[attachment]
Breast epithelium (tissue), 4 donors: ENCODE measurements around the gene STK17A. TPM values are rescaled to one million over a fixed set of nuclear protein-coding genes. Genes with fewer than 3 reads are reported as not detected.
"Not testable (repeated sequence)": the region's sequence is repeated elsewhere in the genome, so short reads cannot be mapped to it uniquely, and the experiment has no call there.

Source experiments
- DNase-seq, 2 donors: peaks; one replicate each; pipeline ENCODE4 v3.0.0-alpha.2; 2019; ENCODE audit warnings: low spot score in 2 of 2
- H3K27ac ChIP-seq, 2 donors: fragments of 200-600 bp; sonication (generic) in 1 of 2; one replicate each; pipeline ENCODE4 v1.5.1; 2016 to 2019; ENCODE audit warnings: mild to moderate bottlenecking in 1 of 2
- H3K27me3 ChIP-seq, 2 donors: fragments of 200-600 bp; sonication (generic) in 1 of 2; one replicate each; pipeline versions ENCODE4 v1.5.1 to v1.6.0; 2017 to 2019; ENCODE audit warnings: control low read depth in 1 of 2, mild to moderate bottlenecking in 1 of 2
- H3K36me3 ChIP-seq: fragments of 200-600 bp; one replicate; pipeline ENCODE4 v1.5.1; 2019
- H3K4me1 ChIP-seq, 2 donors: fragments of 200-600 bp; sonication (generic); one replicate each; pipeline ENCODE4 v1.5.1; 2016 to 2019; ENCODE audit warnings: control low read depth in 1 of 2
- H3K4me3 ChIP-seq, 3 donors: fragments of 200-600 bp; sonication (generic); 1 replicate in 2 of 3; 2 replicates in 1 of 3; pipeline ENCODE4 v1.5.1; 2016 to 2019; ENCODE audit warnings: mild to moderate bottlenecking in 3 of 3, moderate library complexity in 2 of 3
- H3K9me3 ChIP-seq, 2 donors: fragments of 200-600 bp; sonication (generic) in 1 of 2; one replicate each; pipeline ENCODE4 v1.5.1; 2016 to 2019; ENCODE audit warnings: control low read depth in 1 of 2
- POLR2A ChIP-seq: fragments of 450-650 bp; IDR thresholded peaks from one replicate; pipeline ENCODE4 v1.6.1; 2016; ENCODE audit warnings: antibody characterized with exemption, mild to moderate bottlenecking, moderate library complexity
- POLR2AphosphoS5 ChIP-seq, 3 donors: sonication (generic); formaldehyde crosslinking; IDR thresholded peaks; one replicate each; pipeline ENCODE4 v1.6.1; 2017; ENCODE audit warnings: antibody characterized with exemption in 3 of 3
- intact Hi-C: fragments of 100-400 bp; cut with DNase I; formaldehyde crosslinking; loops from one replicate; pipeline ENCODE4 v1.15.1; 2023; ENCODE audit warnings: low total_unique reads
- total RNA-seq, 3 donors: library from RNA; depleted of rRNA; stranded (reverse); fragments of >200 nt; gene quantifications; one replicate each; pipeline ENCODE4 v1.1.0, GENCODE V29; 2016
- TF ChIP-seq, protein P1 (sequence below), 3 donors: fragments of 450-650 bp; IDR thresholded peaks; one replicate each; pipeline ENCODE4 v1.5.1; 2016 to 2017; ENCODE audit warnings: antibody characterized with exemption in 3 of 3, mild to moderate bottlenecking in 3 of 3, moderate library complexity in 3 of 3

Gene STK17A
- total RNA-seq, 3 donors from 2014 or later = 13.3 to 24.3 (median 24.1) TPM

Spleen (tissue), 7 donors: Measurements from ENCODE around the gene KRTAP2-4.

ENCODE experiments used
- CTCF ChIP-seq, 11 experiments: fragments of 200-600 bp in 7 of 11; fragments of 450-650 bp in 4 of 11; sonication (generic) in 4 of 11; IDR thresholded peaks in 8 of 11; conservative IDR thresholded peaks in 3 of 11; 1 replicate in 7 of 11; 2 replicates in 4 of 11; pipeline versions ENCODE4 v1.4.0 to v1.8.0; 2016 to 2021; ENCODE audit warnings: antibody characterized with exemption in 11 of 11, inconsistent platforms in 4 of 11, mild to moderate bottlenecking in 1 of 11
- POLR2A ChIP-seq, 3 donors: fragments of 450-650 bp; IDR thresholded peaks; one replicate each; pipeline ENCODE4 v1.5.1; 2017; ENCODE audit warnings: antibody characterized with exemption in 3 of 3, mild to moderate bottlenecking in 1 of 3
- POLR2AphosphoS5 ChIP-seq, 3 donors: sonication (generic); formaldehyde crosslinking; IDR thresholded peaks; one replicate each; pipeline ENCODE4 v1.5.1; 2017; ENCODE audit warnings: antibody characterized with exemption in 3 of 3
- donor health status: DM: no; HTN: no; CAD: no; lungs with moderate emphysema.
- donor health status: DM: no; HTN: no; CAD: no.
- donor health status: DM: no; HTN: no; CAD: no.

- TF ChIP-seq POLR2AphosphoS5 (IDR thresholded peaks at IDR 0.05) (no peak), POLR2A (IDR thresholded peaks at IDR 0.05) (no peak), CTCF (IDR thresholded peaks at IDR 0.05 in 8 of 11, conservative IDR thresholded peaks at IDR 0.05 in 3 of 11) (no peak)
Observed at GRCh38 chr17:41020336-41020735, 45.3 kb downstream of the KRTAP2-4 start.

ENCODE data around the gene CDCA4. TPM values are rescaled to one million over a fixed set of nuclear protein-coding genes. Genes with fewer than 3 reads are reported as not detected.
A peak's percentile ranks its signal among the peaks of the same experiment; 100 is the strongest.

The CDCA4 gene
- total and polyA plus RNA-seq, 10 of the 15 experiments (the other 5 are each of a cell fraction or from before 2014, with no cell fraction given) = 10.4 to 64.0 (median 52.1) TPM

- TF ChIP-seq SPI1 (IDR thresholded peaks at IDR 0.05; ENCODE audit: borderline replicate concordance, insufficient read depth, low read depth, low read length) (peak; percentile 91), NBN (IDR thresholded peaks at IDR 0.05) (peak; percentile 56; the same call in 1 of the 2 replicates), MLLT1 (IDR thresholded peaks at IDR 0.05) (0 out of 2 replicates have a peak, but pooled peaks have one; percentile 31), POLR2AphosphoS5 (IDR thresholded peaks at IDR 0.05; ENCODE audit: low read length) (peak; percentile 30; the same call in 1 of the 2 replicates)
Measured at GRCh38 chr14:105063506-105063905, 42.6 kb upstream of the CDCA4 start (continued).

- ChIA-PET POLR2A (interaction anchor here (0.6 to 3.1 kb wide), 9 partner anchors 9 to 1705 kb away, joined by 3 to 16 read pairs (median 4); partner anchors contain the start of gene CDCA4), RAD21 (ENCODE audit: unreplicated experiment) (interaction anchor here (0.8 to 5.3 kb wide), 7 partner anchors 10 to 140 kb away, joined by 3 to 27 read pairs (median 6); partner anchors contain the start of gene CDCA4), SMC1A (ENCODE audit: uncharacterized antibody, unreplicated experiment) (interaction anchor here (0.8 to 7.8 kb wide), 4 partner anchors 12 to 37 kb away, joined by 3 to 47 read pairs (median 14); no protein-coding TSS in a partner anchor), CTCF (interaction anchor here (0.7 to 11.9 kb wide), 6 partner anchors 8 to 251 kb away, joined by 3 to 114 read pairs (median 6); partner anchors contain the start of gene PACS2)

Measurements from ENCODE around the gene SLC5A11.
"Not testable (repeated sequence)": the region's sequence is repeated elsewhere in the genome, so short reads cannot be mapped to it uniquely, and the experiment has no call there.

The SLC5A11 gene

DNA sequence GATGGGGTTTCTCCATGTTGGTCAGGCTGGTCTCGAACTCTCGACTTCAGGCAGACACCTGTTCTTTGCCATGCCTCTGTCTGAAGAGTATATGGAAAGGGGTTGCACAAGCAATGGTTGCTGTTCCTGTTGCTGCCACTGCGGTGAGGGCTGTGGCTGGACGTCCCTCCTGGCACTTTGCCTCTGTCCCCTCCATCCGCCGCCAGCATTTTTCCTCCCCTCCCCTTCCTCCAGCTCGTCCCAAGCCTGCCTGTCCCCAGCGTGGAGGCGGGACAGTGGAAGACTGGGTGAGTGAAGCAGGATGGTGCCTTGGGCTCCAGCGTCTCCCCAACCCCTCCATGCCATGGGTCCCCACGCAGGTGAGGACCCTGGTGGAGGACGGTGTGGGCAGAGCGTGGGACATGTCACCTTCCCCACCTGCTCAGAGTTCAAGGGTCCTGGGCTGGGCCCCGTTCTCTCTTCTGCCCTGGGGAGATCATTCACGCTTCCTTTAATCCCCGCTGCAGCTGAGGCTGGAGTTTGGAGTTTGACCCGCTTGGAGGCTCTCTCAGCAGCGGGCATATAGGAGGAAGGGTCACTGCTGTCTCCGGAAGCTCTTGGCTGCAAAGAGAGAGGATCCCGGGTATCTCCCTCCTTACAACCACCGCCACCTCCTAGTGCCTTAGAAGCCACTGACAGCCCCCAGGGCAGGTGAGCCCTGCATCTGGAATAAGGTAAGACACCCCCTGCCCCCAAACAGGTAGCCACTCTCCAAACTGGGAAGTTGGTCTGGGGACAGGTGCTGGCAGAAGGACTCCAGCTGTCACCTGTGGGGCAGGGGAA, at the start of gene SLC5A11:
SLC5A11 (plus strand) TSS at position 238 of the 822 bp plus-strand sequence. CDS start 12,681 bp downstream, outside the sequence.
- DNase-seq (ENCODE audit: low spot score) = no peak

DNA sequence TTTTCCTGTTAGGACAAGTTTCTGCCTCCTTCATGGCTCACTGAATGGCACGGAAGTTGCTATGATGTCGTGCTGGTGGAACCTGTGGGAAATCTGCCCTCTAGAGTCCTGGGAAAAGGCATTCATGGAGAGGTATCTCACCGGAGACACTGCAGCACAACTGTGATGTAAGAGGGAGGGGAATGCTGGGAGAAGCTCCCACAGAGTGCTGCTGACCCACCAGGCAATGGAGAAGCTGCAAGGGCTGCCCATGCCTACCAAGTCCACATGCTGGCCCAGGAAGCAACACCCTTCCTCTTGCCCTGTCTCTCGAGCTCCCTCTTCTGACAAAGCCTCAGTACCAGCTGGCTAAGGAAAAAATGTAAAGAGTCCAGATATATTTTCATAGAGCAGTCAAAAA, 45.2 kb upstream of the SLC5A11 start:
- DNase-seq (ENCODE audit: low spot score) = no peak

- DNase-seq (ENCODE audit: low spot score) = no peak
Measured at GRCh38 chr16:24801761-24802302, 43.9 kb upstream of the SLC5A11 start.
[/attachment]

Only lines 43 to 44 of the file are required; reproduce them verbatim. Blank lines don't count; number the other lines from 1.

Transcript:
- DNase-seq (ENCODE audit: low spot score) = no peak
Measured at GRCh38 chr16:24801761-24802302, 43.9 kb upstream of the SLC5A11 start.